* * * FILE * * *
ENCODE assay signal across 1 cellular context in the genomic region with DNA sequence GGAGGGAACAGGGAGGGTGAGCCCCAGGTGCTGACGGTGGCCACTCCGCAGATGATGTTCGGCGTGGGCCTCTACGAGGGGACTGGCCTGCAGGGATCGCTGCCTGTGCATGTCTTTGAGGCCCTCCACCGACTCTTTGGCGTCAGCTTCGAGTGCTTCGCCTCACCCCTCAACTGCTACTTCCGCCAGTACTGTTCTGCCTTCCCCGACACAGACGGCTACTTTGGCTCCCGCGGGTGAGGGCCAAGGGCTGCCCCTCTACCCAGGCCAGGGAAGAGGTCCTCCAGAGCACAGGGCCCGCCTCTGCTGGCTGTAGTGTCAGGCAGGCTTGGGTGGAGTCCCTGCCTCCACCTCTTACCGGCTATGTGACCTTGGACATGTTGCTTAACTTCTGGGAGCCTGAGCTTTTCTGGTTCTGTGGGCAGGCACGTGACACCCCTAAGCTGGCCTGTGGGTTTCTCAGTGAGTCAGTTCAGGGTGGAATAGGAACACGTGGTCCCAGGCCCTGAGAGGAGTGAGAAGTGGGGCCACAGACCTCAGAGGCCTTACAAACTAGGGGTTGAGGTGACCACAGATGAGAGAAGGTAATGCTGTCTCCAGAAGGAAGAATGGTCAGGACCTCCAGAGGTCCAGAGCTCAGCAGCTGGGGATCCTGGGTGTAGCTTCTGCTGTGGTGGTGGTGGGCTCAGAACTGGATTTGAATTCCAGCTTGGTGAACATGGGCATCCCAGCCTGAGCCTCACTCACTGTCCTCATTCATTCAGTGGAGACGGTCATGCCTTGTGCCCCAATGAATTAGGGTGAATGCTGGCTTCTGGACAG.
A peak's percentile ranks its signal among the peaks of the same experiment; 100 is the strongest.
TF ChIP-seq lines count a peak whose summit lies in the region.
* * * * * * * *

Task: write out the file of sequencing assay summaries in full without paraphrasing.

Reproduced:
ENCODE assay signal across 1 cellular context in the genomic region with DNA sequence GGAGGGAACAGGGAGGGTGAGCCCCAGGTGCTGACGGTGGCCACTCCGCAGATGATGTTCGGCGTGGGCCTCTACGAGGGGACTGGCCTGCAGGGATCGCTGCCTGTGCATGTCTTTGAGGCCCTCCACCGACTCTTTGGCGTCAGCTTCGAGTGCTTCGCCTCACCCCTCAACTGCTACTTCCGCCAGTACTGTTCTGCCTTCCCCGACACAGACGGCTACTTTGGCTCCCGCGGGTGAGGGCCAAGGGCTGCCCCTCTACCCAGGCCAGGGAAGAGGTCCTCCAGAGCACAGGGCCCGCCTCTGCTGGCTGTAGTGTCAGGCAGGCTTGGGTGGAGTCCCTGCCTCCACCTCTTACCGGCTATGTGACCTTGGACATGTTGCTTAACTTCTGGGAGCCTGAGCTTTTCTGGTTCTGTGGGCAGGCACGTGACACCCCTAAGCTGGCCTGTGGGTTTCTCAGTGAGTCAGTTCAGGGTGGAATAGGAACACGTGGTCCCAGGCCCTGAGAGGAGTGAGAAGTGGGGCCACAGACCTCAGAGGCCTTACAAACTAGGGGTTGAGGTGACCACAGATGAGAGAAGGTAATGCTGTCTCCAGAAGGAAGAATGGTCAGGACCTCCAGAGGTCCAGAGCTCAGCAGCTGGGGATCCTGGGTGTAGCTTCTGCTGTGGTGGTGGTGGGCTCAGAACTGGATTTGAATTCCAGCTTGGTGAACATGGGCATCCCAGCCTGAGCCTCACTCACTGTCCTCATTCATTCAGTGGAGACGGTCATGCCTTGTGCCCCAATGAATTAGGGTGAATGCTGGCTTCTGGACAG.
A peak's percentile ranks its signal among the peaks of the same experiment; 100 is the strongest.
TF ChIP-seq lines count a peak whose summit lies in the region.